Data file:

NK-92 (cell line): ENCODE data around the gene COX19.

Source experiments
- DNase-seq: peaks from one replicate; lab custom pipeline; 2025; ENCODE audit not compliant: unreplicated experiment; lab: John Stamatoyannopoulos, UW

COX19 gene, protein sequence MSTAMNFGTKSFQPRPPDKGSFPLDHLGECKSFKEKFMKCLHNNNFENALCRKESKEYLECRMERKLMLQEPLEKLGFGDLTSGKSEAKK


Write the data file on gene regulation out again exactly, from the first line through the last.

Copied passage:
NK-92 (cell line): ENCODE data around the gene COX19.

Source experiments
- DNase-seq: peaks from one replicate; lab custom pipeline; 2025; ENCODE audit not compliant: unreplicated experiment; lab: John Stamatoyannopoulos, UW

COX19 gene, protein sequence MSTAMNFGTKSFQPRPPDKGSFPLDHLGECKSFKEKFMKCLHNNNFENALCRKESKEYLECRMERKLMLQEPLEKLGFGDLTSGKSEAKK